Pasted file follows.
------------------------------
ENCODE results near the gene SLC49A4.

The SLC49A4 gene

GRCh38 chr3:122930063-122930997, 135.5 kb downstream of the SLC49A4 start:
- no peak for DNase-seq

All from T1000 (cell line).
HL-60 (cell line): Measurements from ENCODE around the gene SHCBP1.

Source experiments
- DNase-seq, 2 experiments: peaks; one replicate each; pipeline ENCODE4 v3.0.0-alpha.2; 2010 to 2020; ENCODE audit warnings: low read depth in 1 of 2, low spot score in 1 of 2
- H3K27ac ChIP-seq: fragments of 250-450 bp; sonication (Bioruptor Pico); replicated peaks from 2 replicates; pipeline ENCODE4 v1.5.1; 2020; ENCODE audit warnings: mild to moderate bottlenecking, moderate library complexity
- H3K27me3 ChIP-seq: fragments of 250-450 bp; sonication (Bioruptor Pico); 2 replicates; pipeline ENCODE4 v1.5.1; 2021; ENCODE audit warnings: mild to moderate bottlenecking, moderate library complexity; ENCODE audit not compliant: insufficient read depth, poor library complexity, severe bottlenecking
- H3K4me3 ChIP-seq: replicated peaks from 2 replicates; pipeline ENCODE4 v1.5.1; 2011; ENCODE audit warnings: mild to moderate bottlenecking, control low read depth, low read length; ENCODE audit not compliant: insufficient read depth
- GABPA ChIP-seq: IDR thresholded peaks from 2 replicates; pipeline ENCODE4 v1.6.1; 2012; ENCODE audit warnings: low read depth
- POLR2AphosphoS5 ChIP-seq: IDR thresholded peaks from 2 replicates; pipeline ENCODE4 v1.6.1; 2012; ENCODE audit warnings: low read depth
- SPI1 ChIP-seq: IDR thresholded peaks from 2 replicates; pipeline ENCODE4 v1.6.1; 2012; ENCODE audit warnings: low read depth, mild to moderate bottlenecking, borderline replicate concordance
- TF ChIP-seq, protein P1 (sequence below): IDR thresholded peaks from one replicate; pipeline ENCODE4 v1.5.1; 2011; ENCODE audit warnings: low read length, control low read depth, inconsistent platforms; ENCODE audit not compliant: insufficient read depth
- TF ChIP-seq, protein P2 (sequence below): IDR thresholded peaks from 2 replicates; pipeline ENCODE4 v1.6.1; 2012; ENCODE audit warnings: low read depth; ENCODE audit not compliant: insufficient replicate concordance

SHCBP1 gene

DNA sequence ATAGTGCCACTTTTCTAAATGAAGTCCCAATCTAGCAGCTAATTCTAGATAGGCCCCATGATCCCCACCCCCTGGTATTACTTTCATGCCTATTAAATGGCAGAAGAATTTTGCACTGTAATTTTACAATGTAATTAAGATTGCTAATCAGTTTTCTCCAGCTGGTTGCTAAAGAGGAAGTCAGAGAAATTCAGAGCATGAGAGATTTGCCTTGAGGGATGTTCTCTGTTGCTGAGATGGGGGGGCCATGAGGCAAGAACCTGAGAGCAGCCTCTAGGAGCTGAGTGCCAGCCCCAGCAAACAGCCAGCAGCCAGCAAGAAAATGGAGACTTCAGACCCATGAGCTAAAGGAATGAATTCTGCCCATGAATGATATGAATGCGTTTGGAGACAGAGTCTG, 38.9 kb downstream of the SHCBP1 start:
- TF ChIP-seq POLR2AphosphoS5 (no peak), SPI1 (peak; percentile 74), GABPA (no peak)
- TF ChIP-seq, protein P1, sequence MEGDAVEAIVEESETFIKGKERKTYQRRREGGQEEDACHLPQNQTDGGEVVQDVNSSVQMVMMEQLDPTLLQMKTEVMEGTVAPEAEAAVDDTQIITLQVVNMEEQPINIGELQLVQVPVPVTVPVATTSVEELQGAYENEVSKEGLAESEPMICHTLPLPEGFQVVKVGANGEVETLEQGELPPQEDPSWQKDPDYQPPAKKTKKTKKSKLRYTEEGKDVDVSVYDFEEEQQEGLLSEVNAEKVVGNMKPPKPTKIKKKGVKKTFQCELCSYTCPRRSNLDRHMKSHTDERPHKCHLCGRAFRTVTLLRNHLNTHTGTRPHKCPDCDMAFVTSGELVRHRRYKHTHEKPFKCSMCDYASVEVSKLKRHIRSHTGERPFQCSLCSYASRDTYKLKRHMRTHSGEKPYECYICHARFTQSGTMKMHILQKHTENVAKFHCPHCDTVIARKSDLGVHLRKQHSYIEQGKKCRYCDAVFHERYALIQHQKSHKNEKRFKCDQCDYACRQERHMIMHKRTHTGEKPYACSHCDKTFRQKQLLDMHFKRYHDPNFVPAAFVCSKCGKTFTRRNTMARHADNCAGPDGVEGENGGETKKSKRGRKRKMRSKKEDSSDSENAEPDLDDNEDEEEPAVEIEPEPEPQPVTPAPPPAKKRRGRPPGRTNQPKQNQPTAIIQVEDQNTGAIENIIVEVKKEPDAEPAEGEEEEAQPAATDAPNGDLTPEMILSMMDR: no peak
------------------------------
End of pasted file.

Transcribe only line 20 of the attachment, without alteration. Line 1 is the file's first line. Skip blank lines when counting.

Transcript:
- TF ChIP-seq, protein P1, sequence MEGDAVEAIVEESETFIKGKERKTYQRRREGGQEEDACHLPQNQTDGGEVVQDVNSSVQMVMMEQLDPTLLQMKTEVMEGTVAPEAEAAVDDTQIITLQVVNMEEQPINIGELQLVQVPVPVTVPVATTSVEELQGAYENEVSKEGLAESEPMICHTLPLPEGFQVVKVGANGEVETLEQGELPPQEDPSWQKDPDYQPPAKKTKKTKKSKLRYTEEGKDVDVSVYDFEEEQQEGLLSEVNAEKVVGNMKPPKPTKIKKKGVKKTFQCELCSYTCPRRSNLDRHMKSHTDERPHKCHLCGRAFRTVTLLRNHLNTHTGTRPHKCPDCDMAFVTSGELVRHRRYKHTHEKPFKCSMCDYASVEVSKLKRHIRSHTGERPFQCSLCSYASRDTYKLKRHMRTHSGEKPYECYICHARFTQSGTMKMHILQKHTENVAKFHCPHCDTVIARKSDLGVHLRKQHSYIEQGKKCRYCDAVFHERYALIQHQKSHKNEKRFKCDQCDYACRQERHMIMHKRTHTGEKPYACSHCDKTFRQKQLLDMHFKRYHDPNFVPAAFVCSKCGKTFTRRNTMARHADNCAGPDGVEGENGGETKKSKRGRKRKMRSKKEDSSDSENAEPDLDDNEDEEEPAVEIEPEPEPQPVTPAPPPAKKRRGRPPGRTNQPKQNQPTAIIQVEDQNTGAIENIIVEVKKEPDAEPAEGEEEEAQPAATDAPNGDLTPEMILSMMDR: no peak